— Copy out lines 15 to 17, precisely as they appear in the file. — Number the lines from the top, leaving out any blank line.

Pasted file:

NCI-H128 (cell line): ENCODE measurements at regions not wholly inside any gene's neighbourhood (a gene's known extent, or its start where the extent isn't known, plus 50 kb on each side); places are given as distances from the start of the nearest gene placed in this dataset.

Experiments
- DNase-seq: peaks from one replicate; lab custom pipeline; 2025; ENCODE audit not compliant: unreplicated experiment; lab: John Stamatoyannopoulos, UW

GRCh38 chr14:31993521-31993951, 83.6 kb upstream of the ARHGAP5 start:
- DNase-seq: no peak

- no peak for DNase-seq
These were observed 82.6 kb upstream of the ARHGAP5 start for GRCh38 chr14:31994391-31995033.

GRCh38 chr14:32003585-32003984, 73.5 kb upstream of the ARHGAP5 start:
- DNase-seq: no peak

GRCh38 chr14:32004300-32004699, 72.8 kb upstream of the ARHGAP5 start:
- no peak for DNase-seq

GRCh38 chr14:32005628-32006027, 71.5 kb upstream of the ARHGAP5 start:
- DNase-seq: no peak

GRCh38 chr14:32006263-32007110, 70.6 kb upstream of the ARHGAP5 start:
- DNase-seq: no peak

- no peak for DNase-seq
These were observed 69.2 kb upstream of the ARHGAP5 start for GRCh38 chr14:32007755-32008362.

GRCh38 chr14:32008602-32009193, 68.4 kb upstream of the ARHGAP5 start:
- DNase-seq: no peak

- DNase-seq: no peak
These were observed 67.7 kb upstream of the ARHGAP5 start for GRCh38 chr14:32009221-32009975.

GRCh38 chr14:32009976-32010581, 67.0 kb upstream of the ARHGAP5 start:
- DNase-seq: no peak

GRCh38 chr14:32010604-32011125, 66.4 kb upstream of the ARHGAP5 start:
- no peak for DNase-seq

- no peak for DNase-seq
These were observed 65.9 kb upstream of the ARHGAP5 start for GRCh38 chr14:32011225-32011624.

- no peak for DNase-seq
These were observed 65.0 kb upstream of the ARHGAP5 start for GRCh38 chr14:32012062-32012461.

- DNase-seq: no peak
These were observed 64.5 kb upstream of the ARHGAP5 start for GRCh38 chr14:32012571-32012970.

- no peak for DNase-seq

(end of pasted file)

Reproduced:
- DNase-seq: no peak

- no peak for DNase-seq
These were observed 69.2 kb upstream of the ARHGAP5 start for GRCh38 chr14:32007755-32008362.